Thursday, August 12, 2010

Back in the Subcontinent

Hello other side of the world, Vannakam, Namaste, Namaskaram!

I am currently sitting at my own researchers desk, adorned with name plaque, personal fan, and layers upon layers of demographic forms. The air is heavy with mumbled sanskrit mantras from the temple out the back window and the unrelenting hum of mosquitos. India. I love this place with all my soul. I really feel like a part of me has been awoken by even the few days I've been here. Marching around dusty paths lined with coconut trees and shrines in bright tunics, scarves,and my leather laptop case full of research methodology= bliss. Two worlds collide into one and it is almost too much to handle.

Flying here was a breeze. In fact, despite all of my pre-flight-to-third-world-countries-fears, once I stepped on the plane it felt like normalcy. Like swapping shoes from Boulder to some kind of reoccurring vagabond. My Colorado to New York flight was, although energetically charged with all of the goodbyes, rather uneventful. Peanuts were served, obese women cushioned my ride. Dubai, 12 hours later, was wrapped in a golden sham of dust and heat. It reminded me a lot of Burkina Faso or Ghana during the Harmattan winds. True bliss was stepping back into an air conditioned plane after a several minute walk in the thick environs.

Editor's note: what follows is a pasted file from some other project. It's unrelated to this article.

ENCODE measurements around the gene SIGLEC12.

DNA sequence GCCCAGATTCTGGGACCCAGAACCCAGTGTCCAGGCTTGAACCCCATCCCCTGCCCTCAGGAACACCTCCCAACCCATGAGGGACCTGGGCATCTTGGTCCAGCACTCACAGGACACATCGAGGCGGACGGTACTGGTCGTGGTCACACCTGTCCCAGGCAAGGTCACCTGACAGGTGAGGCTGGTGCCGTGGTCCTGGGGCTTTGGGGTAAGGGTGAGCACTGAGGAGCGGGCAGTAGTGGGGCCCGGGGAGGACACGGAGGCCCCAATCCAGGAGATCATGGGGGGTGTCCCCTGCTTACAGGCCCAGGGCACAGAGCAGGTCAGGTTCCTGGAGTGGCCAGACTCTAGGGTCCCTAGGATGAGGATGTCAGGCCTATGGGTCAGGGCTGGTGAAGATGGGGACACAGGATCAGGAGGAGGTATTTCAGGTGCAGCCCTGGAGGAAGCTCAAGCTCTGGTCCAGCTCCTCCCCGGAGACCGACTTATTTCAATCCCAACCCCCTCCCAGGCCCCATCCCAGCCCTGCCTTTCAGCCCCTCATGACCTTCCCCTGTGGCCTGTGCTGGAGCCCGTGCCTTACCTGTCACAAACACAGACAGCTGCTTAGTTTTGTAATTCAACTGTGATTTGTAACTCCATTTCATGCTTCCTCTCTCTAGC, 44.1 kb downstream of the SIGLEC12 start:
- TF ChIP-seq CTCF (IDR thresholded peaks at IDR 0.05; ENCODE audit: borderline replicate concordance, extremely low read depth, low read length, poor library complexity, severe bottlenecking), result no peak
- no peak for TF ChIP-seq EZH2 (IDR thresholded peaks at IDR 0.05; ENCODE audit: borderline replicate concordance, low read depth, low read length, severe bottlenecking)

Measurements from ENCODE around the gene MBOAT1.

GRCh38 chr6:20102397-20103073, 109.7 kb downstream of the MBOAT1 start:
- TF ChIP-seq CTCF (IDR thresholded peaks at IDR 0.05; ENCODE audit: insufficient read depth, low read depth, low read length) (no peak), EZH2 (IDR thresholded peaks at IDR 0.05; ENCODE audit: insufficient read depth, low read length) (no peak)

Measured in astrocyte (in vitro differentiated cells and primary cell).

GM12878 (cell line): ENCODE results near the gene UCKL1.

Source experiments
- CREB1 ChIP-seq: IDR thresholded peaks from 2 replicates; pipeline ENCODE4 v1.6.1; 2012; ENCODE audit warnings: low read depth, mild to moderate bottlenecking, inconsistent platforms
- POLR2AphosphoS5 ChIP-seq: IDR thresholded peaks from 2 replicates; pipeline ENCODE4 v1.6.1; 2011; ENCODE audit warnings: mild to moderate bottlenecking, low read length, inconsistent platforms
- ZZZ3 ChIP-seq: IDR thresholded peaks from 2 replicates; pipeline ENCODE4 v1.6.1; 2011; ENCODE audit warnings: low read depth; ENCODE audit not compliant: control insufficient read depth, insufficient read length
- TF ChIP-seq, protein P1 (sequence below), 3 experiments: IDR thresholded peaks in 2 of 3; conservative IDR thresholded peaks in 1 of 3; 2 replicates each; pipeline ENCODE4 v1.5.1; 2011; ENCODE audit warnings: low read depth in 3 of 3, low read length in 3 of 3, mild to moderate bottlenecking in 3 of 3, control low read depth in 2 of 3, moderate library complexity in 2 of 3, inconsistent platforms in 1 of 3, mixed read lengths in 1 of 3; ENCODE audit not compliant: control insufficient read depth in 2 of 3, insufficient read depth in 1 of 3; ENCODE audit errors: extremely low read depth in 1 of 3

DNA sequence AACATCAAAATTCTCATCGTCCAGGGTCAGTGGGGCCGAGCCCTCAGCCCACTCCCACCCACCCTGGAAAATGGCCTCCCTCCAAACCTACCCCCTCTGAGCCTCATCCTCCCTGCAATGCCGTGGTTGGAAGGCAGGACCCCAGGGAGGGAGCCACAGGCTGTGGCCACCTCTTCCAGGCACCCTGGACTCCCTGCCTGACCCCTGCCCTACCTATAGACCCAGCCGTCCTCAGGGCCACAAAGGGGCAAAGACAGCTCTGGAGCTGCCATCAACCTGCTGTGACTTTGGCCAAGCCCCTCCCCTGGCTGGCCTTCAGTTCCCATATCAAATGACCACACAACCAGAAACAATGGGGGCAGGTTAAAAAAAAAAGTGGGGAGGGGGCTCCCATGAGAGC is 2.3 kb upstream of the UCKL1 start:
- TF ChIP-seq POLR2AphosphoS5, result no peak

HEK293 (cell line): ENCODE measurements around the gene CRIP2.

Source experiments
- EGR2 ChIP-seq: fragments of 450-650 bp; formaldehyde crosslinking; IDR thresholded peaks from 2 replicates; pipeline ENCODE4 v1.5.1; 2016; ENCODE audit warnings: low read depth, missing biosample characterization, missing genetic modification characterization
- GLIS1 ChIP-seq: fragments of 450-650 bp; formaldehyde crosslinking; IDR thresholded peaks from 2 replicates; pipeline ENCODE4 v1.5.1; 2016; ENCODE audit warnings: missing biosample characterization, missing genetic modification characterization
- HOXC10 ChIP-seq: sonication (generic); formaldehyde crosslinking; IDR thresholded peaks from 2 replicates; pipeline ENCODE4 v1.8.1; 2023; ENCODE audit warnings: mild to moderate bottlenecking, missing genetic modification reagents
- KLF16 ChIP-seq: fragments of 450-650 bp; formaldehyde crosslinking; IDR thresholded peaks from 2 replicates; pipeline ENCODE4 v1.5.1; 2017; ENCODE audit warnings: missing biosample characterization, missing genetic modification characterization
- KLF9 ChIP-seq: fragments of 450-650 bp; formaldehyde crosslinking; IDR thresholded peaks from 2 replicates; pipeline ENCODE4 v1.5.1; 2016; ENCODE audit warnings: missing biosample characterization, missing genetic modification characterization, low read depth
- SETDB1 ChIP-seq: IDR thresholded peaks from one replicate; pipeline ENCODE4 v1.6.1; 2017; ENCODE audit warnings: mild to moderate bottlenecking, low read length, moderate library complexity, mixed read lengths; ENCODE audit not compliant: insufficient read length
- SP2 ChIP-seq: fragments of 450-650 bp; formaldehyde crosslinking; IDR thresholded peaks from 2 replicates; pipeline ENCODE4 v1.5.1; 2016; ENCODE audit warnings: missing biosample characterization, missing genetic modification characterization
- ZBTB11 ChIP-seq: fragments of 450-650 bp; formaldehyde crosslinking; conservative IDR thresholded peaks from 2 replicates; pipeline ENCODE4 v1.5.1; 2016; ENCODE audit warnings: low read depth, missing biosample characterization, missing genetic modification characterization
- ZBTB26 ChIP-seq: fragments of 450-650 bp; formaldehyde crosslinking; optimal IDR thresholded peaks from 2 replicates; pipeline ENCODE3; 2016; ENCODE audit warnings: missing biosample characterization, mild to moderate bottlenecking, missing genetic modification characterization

I was surprised by my lack of total emotional chaos stepping off the plane in India (partially due to my sleep deprived stupor I am suspecting). But I gathered my bags, walked out the airport door, and the first person I saw was a beaming Indian man with a “Stroop” sign in his hands. Ravi, the professor I am working with, sent his star pupil and researcher of yoga's influence on diabetics to greet me. The 2 hour traffic jammed car ride to the jungle sanctuary where the university resided, was filled with exchanged brain facts and Sanskrit phrases. When we arrived at the campus, we met Ravi (the elusive figure I've been corresponding with now for a year and a half) and went to his house for a home cooked South Indian meal of joy. One thing is undeniable: South India food is a way to my heart. Immediately me and Ravi's mom (in her late 70's) hit it off and are now attending early morning Upanishads lectures together. She is also letting me cook dinner with her tomorrow night.

The campus is beautiful. A richly colored temple in the heart of the campus and open air yoga halls dot the landscape. Walking around the campus at any given moment you witness fleets of yogis chanting and bending their bodies in unison. Ravi took me for a walk in the surrounding jungle, where a huge Shiva statue was situated. I've been meditating under it for the past few days. The food here is primarily locally grown, all vegetarian and quasi-bland. But that is what one should expect of a yogi diet. All the students sit on the floor together in the dining hall and pray before every meal.